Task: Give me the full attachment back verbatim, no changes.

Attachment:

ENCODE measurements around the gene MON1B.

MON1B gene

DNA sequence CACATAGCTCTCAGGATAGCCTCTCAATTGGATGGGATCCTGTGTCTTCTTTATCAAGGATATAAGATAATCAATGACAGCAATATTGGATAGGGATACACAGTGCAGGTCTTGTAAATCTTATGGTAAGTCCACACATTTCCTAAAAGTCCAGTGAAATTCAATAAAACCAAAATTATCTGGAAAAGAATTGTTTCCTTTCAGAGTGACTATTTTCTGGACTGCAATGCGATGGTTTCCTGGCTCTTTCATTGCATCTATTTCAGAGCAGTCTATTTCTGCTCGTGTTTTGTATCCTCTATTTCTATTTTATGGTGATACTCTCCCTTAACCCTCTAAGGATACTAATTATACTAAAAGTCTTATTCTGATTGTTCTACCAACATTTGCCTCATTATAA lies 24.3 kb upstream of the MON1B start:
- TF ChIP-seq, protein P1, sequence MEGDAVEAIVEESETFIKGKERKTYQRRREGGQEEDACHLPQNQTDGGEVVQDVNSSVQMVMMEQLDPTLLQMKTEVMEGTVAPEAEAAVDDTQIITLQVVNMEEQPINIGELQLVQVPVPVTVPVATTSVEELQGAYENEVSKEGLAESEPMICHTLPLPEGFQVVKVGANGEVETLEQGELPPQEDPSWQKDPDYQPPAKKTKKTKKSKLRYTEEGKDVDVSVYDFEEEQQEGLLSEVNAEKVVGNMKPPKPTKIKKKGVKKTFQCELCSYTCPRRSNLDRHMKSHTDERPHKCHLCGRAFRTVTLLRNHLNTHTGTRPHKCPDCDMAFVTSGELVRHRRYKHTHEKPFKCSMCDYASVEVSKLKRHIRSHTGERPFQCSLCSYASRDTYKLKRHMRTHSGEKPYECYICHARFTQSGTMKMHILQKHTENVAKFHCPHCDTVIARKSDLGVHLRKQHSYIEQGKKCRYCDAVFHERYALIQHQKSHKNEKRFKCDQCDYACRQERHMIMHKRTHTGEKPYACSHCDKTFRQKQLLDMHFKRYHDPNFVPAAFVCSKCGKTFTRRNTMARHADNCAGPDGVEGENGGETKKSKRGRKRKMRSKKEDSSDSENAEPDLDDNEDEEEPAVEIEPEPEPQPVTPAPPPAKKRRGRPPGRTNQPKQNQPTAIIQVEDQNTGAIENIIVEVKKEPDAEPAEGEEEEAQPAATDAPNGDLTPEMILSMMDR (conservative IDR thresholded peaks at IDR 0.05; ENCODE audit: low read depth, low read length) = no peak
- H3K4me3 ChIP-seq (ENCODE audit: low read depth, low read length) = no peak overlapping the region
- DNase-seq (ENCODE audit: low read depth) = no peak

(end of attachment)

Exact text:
ENCODE measurements around the gene MON1B.

MON1B gene

DNA sequence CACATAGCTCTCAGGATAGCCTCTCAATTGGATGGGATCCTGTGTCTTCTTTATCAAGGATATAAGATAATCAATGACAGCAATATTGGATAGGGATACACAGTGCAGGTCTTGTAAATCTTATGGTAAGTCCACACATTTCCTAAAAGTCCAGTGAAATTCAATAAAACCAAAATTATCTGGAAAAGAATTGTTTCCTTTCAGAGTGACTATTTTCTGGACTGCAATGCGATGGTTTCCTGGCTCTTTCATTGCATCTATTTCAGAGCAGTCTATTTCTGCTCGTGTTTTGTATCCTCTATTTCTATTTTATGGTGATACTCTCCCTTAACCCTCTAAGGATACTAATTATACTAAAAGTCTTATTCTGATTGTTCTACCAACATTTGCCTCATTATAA lies 24.3 kb upstream of the MON1B start:
- TF ChIP-seq, protein P1, sequence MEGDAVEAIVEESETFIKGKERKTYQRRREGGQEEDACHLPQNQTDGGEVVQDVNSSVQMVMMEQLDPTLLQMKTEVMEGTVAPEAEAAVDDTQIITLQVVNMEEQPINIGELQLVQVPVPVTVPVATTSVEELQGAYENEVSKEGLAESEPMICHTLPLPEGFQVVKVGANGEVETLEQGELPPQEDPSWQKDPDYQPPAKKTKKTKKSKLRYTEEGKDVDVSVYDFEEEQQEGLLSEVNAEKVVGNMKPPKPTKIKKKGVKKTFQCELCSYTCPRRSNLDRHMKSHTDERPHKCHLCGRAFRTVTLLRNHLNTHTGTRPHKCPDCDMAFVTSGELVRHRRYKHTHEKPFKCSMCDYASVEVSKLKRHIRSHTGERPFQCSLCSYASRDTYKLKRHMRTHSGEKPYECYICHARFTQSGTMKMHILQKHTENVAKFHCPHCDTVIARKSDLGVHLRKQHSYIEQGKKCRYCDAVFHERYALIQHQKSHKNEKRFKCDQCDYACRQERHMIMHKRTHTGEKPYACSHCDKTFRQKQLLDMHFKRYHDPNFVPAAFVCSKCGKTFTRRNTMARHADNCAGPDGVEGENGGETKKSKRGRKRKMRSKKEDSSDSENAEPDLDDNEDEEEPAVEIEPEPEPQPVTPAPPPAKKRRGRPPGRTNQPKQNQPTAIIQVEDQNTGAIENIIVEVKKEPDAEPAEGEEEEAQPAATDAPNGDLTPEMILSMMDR (conservative IDR thresholded peaks at IDR 0.05; ENCODE audit: low read depth, low read length) = no peak
- H3K4me3 ChIP-seq (ENCODE audit: low read depth, low read length) = no peak overlapping the region
- DNase-seq (ENCODE audit: low read depth) = no peak